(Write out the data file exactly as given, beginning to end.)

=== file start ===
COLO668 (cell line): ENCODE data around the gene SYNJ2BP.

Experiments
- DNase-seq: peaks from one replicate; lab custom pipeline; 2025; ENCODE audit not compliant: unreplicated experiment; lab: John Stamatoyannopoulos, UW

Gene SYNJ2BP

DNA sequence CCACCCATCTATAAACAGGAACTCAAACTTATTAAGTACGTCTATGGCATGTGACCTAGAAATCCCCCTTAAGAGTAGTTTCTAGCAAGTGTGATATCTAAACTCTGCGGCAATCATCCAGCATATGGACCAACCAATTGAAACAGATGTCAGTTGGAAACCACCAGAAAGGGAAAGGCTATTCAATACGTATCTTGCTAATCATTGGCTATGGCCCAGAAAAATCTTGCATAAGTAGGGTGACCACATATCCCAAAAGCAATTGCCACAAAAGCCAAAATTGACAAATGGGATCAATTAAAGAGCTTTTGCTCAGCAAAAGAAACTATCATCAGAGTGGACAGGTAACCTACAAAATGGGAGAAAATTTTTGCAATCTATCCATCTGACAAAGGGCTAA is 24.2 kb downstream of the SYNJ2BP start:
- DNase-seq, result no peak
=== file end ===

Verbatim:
COLO668 (cell line): ENCODE data around the gene SYNJ2BP.

Experiments
- DNase-seq: peaks from one replicate; lab custom pipeline; 2025; ENCODE audit not compliant: unreplicated experiment; lab: John Stamatoyannopoulos, UW

Gene SYNJ2BP

DNA sequence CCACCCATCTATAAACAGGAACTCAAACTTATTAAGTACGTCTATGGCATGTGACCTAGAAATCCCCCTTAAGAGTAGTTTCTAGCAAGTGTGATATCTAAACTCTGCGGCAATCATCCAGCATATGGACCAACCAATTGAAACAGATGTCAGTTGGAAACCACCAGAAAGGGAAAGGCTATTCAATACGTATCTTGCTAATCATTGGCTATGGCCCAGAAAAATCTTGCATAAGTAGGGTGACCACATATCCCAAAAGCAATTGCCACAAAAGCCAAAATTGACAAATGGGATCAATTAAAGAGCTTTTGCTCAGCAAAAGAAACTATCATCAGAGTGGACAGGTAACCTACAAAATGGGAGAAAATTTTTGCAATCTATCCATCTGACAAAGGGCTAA is 24.2 kb downstream of the SYNJ2BP start:
- DNase-seq, result no peak